Stephen (Samuel L. Jackson) works in Quentin Tarrantino’s Django Unchained. Then again, he does not. What makes him run? Well, Stephen rests in a most controversial place in the annals of film / slave history, and we know him: Uncle Tom. Uncle Rastus. Ol’ Uncle Ben. Coon. Buffoon. Stepin’ Fetchit. House Negro. Any person of African descent perceived to be a sell-out to his race receives at least one of these labels. During a Meet the Press conference for MovieManiacsDE, Jackson calls Stephen “the most despicable Negro in cinematic history.”
In Django, Jackson plays ‘the House Negro’ with the rancor of a disturbed rattlesnake attended by the cunning of a fox! Indeed, he is the villain who ‘grins and lies’ for Master ‘Monsieur’ Calvin Candie (Leonardo DiCaprio) in the presence of visitors; yet, behind the Paul Dunbarian mask, Stephen governs the Candieland plantation with unmitigated terror. Jackson rightly recognizes Stephen as “the power behind the throne; the Dick Cheney of Candieland!” (BlacktreeTv). Under his piacular eye, those enslaved, such as Broomhilda von Shaft (Kerry Washington) and Cora (Dana Gourrier) live in a virtual domestic hell. The plantation regime itself compounds the situation.
Two cinematic figures coalesce to form “the power behind the throne”: the Tom and the House Negro. Film historian and critic Donald Bogle, author of Toms, Coons, Mulattoes, Mammies & Bucks, defines the Tom as the character who “ne’r turn against their white massas, and remain hearty, [and] submissive”. Malcolm X’s famous speech to the SNCC Workers in Selma, Alabama February 4, 1965, no doubt made firm the characteristics of the House Negro:
the House Negro always looked after his master. When the field Negro got too much out of line, he held them back in check. […] The House Negro could afford to do that because he lived […] up next to the master. […]. He ate the same food as massa [and] [h]e could talk just like his master; he had perfect diction. And he loved his master more than his master loved himself. If the master got sick he’d say “what’s the matter boss? We sick?” He never wanted his master’s property threatened, and he was more defensive of it than the master was. That was the House Negro!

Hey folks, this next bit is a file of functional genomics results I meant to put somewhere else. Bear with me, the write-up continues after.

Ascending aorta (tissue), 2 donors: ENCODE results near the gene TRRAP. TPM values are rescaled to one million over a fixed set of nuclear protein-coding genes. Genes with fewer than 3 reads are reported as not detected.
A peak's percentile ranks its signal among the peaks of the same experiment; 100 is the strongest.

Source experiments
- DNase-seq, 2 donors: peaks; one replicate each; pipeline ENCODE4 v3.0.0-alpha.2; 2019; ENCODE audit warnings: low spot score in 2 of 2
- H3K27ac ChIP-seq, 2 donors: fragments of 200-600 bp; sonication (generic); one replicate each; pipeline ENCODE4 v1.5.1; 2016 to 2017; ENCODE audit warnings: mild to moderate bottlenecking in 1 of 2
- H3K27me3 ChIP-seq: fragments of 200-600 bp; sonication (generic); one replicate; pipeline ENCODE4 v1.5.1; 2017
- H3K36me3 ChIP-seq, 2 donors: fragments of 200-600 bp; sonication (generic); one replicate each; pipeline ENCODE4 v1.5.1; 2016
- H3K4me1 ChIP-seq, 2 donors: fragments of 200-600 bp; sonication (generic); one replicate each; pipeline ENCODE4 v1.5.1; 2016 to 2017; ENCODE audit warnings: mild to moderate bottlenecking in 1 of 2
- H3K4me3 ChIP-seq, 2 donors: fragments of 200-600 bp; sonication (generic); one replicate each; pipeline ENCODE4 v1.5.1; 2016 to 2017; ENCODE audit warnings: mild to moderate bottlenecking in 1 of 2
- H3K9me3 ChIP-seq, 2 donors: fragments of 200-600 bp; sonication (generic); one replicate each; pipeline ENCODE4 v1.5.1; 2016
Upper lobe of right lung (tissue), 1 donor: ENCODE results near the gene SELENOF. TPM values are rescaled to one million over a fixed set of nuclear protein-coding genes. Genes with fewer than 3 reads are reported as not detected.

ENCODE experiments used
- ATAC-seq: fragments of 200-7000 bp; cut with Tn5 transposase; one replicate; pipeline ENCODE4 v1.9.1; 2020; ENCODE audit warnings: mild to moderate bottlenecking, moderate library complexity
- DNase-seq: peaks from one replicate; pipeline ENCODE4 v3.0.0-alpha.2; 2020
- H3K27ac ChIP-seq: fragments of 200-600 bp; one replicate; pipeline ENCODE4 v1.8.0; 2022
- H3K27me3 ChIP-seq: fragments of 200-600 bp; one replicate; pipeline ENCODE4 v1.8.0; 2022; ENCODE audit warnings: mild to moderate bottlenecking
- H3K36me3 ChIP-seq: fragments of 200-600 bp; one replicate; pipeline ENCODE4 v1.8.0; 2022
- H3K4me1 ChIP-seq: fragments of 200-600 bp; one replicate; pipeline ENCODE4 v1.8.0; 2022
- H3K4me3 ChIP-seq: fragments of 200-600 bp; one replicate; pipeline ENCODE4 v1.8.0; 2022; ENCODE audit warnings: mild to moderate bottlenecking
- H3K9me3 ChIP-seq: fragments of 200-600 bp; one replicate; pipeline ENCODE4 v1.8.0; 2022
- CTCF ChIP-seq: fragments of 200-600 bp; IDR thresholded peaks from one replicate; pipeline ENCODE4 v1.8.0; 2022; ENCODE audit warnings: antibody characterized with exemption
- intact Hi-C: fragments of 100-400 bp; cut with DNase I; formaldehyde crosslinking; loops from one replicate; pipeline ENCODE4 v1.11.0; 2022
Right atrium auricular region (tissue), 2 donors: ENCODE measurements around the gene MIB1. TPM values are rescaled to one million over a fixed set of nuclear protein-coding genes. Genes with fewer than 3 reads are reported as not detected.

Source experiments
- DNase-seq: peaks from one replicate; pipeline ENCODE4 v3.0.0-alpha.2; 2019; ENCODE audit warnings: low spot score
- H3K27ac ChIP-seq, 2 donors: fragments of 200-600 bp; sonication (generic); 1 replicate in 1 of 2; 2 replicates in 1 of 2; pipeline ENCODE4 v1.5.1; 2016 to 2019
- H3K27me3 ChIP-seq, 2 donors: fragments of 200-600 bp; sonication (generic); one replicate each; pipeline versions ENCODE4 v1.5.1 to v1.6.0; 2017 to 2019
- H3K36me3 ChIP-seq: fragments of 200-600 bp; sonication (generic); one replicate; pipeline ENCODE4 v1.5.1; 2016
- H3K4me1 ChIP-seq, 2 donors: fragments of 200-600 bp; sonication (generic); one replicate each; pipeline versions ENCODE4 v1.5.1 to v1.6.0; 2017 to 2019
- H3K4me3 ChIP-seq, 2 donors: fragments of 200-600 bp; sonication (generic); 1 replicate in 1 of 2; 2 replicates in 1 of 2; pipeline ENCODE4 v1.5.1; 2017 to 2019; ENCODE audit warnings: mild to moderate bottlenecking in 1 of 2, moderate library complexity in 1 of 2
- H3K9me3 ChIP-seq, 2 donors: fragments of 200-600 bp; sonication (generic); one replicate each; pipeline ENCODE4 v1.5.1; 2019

In the Big House, Stephen, accordingly, achieves both power and contempt living up next to his master. More striking, the House Negro wrangles respect for his position from the Candie family planters and from the brutal plantation overseers as well. How does he do it? On one hand, he is ‘charmed’ because a cotton ball never touched his hands; somehow he bypassed labor in the cotton fields and kept on walking for 76 years. On another, slave historian Kenneth Stamp would argue that Monsieur Candie succeeds in one of the missions of plantation owners: “persuade bondsmen to take an interest in the master’s enterprise and to accept his standards of enterprise” (147) (my emphasis).
Stephen accepts the master’s charge; therefore, he works in terms of our common sense notions about him. There is more. Tarrantino goes further. The director showcases Stephen’s ‘boardroom politics’ in Candie’s drawing room. Man-to-man, casually sipping his liquor in leather seats in front of a roaring fire in the big-house, Stephen points out to Candie every facet of Django’s (Jamie Foxx) and Schultz’s (Christoph Waltz) plan. Then, he leans comfortably in his seat, and unveils the real intention of the two ‘interlopers’’ visit to Candieland. “Them motherfuckers ain’t here to buy no mandingos,” he says, “They’s here for that [Broomhilda].” The ‘board meeting’ is notable for several reasons. First, it makes known Stephen’s keen discernment of people, their body language, and nuances in dialogue. Second, it solidifies Stephen’s main concern, and that is the preservation of his position on the Candie plantation. Finally, the meeting exposes “the power behind the throne”; in this case it is the African/American mind at work that protects the fiscal health of the plantation and, more notable, maintains the ‘prop’ of whiteness.
Yes, Calvin Candie has power, but his is a power founded on inheritance and the installation of white privilege. Stephen, the master observer, apprehends Monsieur Candie has a license to kill his chattel at will. Regardless of his position, Stephen is chattel. Thus, his investment in the “master’s enterprise” not only ensures the economic wealth of Candieland; his investment, no doubt, has saved his life. In this context, Stephen works.